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Revealing dark matter with radio pulsars

Dec. 29, 2015

Dark matter may reveal itself in the periodic radio signal emitted by pulsars in binary systems, a new research says. During their motion around the galactic center, a pulsar and its companion would experience a wind of dark-matter particles that produces a characteristic seasonal modulation of the orbit, an effect that can be detected with radio telescopes.

 Dark matter is one of the biggest mysteries of our Universe. It is five times as abundant as ordinary matter and spreads all throughout the cosmos but -because it doesn't emit nor absorb light- it is extremely challenging to detect. Nonetheless, dark matter gravitates just like any other body and its gravitational influence can affect the motion of planets and stars near the galactic center, where dark matter accumulates. 

The magnitude of this effect is typically tiny and its detection would require extremely precise measurements of the orbits of stars. Fortunately, in the last decades astronomers discovered several radio pulsars, which are ideal for such precise measurements. Pulsars are neutron stars which -just like lighthouses- emit a beam of electromagnetic radiation with an astonishingly regular period. This regularity is comparable to that of the best atomic clocks on Earth and can be used for precise measurements, for example to detect indirectly the emission of gravitational waves, the existence of extrasolar planets, and to study possible deviations from Einstein's theory of General Relativity.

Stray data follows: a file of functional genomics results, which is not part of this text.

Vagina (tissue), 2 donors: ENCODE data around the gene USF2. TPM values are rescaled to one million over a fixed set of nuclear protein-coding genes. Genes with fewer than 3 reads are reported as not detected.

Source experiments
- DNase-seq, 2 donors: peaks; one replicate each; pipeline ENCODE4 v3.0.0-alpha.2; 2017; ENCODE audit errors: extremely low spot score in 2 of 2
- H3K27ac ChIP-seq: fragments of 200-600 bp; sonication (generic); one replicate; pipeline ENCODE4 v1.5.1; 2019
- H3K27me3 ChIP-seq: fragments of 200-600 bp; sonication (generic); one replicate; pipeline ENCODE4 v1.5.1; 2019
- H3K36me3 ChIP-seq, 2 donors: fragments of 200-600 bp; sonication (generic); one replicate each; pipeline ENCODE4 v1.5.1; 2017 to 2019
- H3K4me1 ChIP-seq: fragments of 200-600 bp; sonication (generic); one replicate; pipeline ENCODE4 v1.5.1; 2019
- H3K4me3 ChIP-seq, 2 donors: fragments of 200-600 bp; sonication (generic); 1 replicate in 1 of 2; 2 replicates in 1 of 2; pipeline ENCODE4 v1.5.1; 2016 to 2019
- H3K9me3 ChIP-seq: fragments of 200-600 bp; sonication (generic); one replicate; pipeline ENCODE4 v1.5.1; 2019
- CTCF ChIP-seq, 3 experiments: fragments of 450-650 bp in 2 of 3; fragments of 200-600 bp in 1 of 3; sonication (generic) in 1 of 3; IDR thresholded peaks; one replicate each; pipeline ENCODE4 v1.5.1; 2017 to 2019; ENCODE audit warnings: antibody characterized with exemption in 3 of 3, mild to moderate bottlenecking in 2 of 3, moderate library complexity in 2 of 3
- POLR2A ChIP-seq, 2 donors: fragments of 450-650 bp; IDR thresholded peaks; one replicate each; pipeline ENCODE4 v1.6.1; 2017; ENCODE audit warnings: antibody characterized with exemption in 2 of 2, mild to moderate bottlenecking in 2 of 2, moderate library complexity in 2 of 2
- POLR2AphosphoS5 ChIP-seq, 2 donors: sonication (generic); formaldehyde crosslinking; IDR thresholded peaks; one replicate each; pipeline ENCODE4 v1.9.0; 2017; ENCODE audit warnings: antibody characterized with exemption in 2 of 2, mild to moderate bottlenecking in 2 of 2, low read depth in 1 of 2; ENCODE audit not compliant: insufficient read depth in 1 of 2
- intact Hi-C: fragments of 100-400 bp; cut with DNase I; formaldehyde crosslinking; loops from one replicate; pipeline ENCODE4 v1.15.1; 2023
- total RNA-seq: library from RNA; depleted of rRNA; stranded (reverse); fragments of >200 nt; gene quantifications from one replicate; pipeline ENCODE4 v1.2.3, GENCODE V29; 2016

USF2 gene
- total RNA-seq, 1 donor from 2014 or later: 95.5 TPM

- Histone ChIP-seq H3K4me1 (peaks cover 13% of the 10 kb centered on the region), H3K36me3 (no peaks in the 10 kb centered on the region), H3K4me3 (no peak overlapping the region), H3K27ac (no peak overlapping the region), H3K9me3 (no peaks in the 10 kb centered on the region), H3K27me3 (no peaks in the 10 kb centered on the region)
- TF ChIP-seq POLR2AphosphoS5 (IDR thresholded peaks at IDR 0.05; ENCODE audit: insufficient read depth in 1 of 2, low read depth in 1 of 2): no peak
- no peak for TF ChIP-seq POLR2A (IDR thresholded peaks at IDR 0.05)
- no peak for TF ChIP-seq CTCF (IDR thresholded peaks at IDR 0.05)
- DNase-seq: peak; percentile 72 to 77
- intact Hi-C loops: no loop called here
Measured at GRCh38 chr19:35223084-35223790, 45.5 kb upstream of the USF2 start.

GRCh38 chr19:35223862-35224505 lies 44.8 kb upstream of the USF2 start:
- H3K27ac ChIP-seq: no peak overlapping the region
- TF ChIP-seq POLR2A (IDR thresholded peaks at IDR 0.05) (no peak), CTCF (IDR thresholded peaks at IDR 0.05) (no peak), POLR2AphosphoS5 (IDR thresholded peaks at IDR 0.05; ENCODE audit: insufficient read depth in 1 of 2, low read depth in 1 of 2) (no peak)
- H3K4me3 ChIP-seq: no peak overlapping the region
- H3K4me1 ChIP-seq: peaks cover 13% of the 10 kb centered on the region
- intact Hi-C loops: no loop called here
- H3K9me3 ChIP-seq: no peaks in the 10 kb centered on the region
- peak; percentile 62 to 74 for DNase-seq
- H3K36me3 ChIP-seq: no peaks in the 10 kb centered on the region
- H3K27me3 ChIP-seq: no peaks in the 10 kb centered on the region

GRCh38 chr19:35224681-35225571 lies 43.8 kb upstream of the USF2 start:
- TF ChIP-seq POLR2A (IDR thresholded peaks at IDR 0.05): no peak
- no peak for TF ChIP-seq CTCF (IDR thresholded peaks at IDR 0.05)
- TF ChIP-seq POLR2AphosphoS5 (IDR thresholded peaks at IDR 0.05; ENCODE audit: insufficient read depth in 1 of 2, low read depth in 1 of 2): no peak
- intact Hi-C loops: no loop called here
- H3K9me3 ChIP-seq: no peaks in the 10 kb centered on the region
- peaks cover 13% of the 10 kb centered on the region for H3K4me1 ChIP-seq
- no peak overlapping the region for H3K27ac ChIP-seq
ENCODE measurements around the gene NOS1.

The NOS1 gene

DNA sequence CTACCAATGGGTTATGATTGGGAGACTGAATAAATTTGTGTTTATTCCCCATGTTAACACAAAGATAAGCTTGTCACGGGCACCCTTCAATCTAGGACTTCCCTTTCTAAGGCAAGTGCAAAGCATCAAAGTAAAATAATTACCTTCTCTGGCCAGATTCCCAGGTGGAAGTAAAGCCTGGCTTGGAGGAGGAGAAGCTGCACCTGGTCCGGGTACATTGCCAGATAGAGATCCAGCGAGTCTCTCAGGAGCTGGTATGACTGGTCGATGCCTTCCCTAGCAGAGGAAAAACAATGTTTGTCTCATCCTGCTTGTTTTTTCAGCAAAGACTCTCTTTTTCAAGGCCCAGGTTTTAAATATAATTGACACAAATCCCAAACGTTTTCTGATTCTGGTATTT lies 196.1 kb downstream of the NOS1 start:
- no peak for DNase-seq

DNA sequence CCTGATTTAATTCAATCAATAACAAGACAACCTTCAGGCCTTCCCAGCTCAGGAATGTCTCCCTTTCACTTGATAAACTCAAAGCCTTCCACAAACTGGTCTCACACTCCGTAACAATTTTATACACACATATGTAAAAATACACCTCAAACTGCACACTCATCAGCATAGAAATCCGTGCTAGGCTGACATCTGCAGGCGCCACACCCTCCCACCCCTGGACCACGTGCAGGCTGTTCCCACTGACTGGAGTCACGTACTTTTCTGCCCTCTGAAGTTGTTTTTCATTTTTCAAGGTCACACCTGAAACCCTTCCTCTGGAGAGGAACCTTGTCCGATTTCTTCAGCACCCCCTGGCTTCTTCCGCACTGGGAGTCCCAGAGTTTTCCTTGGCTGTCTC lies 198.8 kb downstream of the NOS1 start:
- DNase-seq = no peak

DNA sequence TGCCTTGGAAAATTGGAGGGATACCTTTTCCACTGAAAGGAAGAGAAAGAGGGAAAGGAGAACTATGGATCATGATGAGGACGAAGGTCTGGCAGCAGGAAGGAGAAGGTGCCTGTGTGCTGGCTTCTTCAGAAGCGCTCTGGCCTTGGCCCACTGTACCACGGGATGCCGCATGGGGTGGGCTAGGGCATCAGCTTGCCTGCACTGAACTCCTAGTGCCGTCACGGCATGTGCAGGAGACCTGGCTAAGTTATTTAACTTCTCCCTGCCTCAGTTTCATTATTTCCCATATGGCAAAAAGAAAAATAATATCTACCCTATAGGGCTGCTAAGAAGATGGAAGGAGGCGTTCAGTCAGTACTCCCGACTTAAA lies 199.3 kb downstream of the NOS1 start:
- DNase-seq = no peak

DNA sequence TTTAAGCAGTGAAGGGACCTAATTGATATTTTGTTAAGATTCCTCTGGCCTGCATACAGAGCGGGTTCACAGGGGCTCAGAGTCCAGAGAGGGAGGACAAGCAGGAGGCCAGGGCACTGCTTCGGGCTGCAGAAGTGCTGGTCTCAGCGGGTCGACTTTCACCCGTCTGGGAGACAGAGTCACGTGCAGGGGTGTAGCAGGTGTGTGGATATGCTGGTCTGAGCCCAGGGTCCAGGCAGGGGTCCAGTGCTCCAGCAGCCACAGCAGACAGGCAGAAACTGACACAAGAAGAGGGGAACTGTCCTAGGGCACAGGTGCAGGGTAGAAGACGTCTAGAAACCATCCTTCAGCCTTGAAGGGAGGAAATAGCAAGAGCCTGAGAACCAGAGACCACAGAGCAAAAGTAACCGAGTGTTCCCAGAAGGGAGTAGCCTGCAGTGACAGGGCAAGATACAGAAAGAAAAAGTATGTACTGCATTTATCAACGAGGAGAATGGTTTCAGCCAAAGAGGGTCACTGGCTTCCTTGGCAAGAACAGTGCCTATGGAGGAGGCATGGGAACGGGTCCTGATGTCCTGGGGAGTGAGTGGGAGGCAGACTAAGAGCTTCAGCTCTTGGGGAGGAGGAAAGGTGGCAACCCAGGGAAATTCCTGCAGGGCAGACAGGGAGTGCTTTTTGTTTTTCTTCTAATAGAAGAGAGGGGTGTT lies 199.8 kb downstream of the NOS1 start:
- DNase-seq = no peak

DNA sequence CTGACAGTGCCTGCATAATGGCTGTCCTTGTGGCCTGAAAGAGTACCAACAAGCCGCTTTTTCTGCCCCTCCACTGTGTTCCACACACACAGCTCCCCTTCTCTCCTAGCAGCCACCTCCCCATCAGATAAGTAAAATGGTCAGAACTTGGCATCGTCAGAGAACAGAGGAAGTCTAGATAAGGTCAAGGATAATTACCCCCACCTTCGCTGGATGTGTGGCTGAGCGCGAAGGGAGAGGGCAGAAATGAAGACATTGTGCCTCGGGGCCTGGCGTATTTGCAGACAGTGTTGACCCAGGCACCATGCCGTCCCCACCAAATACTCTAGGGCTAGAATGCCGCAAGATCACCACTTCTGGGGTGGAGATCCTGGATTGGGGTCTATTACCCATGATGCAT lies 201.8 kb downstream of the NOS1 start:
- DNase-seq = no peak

A new article published in Physical Review D by CENTRA member Paolo Pani shows that the dark matter breeze felt by a pulsar in a binary system causes a secular change of the orbital period whose magnitude can be well within the astonishing precision of pulsar observations. This new effect can be used to detect new particles in the halo of our galaxy and to understand how dark matter accumulates near the supermassive black hole lurking at the galactic center. These results were recently covered by the NewScientist.